Army Corps releases Big Pass study

 

Army Corps releases Big Pass study

 

Date: June 19, 2014
by: Alex Mahadevan | Digital Content Producer

 
 

The U.S. Army Corps of Engineers’ $23 million plan to renourish Lido Key with sand from Big Pass has brought together Siesta Key groups in opposition and inspired a music video. Yesterday, as expected, the Army Corps released the draft of a study that supports the dredging efforts.

“(The Army Corps) made this public so both the city and the county can have it peer-reviewed,” said Sarasota City Engineer Alex DavisShaw. The city has already contracted with a firm to do the analysis.

“Results from the CMS (Coastal Modeling System) model have shown that it is possible to mine the ebb shoal (sandbar) without affecting sediment transport pathways that deliver sediment to (Siesta Key),” according to the draft. Mining more than 1.3 million cubic yards of sand from the outskirts of the never-been-dredged channel would not affect navigability or increase wave energy, the study found.

“They had to look at whether sand could be harvested from Big Pass without impacting negatively Siesta Key and that the shoal would be able to bounce back,” DavisShaw said.

“I’ve got staff reviewing it currently,” said Sarasota County Coastal Resources Manager Laird Wreford. “Now we have the most up-to-date information on the extensive work the Army Corps has done on the impacts the project is expected to have.”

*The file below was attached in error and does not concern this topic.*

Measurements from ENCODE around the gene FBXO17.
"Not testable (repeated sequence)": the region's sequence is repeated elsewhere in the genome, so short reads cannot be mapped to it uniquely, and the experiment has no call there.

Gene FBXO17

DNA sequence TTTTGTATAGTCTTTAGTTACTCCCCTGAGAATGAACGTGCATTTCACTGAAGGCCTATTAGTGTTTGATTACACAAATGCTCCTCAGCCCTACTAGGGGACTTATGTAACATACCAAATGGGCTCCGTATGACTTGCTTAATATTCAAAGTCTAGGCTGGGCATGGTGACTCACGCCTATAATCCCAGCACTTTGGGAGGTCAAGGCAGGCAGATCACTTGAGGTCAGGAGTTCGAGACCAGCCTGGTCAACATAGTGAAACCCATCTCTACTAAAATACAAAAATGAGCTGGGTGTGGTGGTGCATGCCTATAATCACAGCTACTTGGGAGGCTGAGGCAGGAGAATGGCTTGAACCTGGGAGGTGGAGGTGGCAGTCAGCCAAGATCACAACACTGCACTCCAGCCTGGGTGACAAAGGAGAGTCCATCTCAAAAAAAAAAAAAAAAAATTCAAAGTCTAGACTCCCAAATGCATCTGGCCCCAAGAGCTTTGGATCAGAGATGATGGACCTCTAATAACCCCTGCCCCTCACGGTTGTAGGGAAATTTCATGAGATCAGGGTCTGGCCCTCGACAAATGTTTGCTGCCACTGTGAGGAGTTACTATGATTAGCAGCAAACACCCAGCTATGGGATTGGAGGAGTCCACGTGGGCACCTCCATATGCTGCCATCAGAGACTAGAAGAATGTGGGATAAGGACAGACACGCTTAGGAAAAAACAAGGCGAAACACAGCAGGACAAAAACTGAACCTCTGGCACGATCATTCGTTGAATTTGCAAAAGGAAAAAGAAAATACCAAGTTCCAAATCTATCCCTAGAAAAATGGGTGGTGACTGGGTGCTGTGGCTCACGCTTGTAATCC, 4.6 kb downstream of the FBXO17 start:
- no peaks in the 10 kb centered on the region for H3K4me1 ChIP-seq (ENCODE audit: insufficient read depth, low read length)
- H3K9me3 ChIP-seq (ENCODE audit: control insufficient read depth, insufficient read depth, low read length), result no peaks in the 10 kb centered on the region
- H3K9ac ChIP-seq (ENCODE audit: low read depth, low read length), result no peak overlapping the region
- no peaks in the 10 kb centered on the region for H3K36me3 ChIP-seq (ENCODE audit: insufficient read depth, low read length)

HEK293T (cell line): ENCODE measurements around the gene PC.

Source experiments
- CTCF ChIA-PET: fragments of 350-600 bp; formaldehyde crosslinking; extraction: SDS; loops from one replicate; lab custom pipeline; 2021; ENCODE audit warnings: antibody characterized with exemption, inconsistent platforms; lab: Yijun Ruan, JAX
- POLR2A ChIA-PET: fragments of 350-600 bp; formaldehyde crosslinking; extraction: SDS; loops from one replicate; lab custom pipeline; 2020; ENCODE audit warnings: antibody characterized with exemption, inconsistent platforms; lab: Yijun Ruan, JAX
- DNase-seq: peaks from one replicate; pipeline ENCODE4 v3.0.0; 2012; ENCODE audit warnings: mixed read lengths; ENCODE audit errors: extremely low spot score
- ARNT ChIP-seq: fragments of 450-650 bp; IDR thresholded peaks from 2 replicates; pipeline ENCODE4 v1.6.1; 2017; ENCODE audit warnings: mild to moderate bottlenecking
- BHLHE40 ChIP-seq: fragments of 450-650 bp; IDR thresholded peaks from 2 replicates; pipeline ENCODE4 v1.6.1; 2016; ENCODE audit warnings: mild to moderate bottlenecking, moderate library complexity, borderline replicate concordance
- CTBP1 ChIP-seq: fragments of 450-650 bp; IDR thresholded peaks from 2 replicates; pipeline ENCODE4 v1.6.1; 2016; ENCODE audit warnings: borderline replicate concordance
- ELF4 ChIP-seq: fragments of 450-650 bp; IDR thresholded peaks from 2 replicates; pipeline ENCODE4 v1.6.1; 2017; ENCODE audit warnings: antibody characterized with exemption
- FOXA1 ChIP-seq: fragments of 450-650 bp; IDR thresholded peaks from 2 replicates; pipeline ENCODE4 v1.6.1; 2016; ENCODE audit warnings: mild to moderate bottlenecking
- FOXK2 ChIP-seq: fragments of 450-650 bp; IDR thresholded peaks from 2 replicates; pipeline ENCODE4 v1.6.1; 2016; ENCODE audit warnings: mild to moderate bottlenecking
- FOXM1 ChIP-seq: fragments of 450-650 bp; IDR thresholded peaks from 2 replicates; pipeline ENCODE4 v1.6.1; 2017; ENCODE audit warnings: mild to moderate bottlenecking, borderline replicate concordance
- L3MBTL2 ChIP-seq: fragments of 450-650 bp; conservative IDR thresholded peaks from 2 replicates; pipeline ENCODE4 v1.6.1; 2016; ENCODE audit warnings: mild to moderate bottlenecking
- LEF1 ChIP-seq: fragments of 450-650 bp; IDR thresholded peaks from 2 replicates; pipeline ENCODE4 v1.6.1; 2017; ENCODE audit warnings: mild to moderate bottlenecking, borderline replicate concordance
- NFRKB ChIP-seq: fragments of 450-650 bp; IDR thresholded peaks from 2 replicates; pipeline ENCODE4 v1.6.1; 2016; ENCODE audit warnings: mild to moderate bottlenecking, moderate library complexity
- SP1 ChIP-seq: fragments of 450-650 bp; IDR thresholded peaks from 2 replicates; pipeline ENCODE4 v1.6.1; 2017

Lido Key has been renourished six times since 1991 with a total of 1.9 million cubic yards of sand.

Projects have added between 125,500 and 464,176 cubic yards of sand during each renourishment, with 47% coming from dredging New Pass and the remainder transported from offshore sources.

According to Army Corps data and models in the draft, the Big Pass shoal has grown by more than 3 million cubic centimeters of sand in the last decade, bringing its total volume to 23.3 million cubic yards.

The Siesta Key Chamber of Commerce, the Siesta Key Association and the Siesta Key Village Association have all joined in opposition to the dredging plan and in support of an independent peer review of the Army Corps’ statistics and methodology. Another Siesta Key organization, Save Our Siesta Sands 2, took a litigious step last month in opposition to the proposed dredging.

The county has an overall interest in making sure the project doesn’t negatively affect coastal systems and a specific interest in the county-owned areas on South Lido Beach, Wreford said. The city may have to seek a construction easement for sand-saving structures included in the project.

“At least one of the structures is very likely to be on county property,” Wreford said.

County staff expects to update commissioners on the study during a budget workshop this summer.

“It’s very technical and certainly lengthy,” Wreford said.

Contact Alex Mahadevan at alexm@yourobserver.com

 

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